REVIEW: Alan Robinson and Dean M. Schroeder — Practical Innovation in Government (BOOK)
Alan G. Robinson and Dean M. Schroeder’s new book is titled Practical Innovation in Government: How Front-Line Leaders Are Transforming Public-Sector Organizations. The book is essentially a deconstruction of ideals and tenets advocating for government’s structural aspects to be run and pivoted like those of a business. Robinson and Schroeder write with the kind of appropriate removal and intellectual headiness one rarely sees in nonfiction today, never sacrificing appropriately mature tonality for cheap, literary parlor tricks satisfying audience expectations.
ABOUT ALAN ROBINSON: https://alanrobinson.com/
ABOUT DEAN SCHROEDER: https://dmschroeder.com/
Call it old-school, but as a reader I found it a welcome relief. In an era where fact and emotion have become ensnared into a faux-symbiotic rapport, Robinson and Schroeder simply lay out the facts. Akin to CNN anchor Anderson Cooper, they unpack everything chronologically, thoroughly, and sometimes with painstaking precision to even the smallest details. However, ultimately, part of Robinson and Schroeder’s craft is bringing even the most micro-cosmological focal points back to the continuity of concepts relatively simple.
In effect, the following. “Whether people want more government or less government, they all want efficient government. Unfortunately, public-sector organizations are generally not known for their operational excellence,” the duo writes. “…We spent six years studying improvement efforts in over seventy government organizations — ranging from small departments to entire states — in five countries. Some were struggling or had already failed. Others were just getting started or had made limited progress in specific areas. But a handful of high performers had developed truly world-class levels of efficiency and service. Our intent was to discover how these high performers had succeeded in transforming themselves when so much of government has not.”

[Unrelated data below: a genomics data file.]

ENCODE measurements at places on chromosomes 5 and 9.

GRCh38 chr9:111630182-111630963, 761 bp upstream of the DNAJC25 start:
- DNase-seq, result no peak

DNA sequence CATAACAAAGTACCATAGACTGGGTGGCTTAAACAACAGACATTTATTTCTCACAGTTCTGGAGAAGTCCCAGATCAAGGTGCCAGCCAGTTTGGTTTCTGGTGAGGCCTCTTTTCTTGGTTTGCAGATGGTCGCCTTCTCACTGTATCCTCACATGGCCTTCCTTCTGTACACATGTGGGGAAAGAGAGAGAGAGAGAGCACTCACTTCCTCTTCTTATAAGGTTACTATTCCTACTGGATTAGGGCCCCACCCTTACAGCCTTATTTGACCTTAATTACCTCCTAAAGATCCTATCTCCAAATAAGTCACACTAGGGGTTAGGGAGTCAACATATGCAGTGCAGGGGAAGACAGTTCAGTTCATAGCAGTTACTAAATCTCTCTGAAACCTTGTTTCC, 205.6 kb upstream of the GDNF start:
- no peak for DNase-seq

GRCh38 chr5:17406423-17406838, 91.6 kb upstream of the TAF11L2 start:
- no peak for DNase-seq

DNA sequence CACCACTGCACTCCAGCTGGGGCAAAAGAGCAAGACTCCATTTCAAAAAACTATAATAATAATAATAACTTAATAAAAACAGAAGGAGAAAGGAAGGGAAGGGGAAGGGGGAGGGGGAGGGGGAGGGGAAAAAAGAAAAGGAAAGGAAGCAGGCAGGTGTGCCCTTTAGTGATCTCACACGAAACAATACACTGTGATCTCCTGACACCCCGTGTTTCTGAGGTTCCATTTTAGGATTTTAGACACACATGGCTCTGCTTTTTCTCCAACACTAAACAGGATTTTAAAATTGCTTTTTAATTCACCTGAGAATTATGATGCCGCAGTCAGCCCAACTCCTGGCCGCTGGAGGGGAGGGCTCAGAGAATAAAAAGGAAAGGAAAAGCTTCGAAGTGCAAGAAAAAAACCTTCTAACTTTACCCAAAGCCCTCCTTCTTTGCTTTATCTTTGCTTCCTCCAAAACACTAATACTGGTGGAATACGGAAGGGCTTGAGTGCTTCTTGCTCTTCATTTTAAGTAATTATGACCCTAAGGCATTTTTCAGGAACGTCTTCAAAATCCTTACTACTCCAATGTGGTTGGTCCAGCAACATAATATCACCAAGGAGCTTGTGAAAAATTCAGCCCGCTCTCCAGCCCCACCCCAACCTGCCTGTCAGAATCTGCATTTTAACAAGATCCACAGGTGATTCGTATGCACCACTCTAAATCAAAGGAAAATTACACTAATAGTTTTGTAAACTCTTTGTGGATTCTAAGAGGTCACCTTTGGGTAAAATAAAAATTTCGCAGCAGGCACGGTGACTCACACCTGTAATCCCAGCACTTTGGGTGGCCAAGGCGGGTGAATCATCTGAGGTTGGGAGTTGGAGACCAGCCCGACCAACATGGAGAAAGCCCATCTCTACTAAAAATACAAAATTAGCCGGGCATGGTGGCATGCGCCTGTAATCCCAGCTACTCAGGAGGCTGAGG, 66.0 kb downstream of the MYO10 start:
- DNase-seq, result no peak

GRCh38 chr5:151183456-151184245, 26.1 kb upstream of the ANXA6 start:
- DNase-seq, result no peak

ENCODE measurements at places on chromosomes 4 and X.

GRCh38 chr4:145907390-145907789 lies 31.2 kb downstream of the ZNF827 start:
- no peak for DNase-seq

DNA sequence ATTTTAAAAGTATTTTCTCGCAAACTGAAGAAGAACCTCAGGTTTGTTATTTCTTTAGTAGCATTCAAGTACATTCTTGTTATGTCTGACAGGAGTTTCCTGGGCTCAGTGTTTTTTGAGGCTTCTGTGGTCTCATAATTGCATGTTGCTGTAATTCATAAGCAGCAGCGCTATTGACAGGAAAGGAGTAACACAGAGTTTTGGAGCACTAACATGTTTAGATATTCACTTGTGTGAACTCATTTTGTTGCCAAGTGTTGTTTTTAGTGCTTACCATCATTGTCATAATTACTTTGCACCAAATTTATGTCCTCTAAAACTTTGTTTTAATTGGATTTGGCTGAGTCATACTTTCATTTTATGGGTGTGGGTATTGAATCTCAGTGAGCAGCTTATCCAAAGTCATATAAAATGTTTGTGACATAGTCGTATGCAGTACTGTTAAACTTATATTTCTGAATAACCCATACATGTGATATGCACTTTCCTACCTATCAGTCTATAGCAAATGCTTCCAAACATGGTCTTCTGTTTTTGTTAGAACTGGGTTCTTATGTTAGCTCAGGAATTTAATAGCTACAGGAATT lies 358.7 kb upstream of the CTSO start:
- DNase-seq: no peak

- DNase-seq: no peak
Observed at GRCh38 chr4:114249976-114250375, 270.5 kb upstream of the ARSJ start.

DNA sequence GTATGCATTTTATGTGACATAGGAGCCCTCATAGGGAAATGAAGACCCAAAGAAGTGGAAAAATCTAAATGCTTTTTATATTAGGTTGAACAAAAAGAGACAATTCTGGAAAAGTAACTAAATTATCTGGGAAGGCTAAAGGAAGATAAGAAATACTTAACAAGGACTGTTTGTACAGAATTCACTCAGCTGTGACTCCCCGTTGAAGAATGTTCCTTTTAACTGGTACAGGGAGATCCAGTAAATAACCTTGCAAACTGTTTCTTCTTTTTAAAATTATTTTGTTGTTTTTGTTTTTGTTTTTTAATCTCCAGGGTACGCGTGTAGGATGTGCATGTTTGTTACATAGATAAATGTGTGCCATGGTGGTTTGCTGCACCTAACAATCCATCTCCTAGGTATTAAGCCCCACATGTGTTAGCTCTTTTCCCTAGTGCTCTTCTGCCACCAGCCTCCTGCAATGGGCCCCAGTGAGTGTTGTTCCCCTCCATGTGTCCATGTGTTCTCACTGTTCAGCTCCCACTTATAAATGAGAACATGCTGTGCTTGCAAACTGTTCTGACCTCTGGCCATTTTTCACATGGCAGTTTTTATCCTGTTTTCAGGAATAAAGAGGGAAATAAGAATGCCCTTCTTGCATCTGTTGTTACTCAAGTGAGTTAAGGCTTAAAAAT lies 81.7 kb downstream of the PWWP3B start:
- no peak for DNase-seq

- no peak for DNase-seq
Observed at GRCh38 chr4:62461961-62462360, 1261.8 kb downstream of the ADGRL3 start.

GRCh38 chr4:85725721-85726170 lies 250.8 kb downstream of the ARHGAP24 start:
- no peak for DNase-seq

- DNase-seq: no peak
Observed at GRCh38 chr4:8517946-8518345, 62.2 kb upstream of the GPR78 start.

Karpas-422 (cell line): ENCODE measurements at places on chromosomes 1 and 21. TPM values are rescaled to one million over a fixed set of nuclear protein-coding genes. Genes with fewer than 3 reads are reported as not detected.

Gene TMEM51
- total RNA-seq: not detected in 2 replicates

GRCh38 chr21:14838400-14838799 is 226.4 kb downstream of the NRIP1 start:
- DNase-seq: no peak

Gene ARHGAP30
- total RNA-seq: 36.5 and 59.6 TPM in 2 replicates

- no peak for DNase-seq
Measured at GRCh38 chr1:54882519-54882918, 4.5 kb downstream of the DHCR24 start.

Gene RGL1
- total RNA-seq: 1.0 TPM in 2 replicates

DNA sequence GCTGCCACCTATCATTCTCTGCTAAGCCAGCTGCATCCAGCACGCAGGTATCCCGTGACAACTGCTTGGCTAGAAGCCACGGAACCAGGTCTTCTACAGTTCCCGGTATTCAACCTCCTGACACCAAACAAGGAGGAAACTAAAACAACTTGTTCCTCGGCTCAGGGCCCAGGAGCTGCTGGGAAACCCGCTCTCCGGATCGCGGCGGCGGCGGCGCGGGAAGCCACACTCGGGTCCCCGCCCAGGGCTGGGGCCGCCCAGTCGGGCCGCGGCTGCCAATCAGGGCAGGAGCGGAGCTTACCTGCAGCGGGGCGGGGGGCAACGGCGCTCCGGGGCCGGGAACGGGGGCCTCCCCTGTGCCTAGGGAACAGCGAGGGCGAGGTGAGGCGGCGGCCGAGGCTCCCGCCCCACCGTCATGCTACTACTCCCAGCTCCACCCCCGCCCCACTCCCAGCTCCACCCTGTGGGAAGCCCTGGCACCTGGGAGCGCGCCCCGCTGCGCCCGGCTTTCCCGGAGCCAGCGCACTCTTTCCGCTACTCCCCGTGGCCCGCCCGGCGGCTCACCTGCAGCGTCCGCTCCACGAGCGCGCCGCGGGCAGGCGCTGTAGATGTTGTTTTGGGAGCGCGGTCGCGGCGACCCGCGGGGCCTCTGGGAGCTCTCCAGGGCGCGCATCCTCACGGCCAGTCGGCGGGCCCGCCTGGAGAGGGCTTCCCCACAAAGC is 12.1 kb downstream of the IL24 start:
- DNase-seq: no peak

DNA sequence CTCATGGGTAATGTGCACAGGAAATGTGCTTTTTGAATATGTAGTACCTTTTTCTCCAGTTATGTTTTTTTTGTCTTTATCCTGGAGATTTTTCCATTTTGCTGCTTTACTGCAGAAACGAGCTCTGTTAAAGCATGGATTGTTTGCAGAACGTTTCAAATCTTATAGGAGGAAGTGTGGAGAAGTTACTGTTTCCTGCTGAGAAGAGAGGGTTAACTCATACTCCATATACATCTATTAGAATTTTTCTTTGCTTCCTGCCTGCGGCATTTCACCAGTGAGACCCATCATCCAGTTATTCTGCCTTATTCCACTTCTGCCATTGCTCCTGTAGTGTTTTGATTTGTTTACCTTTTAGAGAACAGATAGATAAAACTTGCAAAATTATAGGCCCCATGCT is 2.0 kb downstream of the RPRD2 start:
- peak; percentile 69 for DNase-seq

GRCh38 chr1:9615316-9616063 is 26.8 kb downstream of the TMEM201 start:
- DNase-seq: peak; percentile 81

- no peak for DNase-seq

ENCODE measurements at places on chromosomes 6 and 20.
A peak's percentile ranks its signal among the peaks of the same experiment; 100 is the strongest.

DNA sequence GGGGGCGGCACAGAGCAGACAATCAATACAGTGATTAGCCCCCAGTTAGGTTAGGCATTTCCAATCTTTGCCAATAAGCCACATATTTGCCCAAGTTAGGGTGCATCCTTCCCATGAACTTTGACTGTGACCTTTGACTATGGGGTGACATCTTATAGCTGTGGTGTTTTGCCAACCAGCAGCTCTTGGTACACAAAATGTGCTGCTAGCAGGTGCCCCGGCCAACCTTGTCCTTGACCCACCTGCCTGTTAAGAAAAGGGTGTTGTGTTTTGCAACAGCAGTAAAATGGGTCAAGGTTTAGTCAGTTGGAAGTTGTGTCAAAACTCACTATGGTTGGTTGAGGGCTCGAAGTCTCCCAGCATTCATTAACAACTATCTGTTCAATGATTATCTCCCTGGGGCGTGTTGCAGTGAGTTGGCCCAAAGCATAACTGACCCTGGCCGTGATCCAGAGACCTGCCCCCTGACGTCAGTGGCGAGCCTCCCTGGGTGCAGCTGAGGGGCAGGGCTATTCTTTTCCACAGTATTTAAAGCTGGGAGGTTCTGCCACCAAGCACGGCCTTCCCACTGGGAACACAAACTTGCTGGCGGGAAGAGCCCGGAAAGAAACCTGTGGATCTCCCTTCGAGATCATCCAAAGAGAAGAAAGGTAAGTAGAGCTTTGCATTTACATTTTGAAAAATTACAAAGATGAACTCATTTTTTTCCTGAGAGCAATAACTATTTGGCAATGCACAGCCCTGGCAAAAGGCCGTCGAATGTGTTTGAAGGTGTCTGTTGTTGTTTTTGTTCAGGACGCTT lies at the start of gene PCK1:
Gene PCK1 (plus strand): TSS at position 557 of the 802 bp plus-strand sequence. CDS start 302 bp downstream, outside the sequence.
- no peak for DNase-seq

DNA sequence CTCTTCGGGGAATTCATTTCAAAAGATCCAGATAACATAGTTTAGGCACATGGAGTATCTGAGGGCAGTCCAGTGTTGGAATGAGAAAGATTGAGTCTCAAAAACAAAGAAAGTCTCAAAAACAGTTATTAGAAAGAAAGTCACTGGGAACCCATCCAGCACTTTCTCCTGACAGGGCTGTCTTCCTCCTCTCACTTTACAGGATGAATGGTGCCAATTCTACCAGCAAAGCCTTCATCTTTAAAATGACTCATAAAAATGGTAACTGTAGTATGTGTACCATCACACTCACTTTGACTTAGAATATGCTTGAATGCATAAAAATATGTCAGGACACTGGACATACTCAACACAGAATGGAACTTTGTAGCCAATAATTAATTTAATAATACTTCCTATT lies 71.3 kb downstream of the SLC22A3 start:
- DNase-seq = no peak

They add, “Throughout our careers, our main interest has been operational improvement (in government). We have studied its history, and have even been drawn into our own historical studies, conducting direct archival research on topics ranging from the earliest suggestion systems at the Arsenal in medieval Venice to the emergence of what would become the modern CI movement during and after WWII in the United States and Japan…Most of our work has been in the private sector, where interest in operational improvement has always been strong.
But several years ago, we experienced a marked increase of interest in our research and consulting help from government managers. They were dissatisfied with the results of their CI initiatives and wanted to know how to do better…We began searching for examples of public-sector organizations with good CI programs, seeking help from academic colleagues, friends in the government consulting world, and our contacts in government…A handful of these high performers were operating at levels of efficiency and service on a par with the best companies we had seen in the private sector.”
From these insights and descriptions, Robinson and Schroeder craft a straight-shooting, no-nonsense, yet ultimately enlightening portrait of positive possibility that is utilizable when it comes to reforming government models. It’s a nice, uplifting thing to hear in an era where politically and socio-politically the word ‘government’ has become something of a bad word.